Although previous studies have established that successful memory encoding is associated with increased synchronization of theta-band and gamma-band oscillations, it is unclear if there is a functional relationship between oscillations in these frequency bands. Using scalp-recorded EEG in healthy human participants, we demonstrate that cross-frequency coupling between frontal theta phase and posterior gamma power is enhanced during the encoding of visual stimuli which participants later on remember versus items which participants subsequently forget ("subsequent memory effect," SME). Conventional wavelet analyses and source localizations revealed SMEs in spectral power of theta-, alpha-, and gamma-band. Successful compared to unsuccessful encoding was reflected in increased theta-band activity in right frontal cortex as well as increased gamma-band activity in parietal-occipital regions. Moreover, decreased alpha-band activity in prefrontal and occipital cortex was also related to successful encoding. Overall, these findings support the idea that during the formation of new memories frontal cortex regions interact with cortical representations in posterior areas.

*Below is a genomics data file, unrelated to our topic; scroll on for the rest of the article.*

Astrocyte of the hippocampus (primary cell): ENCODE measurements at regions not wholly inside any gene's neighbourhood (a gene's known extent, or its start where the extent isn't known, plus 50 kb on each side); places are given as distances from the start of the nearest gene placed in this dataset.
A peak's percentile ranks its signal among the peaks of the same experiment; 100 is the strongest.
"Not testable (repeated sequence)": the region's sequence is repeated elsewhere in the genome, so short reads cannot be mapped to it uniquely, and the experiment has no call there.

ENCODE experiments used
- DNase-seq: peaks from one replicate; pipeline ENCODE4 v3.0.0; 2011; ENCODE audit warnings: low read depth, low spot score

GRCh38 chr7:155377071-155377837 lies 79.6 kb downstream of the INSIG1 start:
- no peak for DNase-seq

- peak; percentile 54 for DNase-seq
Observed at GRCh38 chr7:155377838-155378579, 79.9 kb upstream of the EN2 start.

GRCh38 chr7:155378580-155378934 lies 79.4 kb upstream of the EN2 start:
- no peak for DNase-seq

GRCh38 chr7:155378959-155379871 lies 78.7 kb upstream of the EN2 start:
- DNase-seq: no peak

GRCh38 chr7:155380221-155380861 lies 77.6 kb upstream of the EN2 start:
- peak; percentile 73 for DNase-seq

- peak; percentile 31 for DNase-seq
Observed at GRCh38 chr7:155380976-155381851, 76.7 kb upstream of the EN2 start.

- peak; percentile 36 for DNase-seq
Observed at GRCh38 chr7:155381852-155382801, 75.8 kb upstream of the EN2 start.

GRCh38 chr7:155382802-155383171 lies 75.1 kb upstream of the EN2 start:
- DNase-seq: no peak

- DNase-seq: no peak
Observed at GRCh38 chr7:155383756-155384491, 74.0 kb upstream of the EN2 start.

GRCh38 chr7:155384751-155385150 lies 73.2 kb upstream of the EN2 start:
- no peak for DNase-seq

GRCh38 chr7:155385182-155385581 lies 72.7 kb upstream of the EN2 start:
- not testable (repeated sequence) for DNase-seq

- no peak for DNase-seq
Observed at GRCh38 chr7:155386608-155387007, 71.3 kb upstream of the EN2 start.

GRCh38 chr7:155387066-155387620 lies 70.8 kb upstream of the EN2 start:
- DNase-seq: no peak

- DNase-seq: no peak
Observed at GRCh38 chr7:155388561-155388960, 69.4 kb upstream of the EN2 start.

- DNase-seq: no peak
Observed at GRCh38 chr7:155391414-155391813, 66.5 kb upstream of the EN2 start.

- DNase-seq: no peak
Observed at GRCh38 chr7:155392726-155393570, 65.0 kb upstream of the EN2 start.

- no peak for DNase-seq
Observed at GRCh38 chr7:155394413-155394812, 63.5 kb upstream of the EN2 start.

Keywords: Cross-frequency-coupling; EEG; Gamma-band; Memory encoding; Oscillations; Theta-band.
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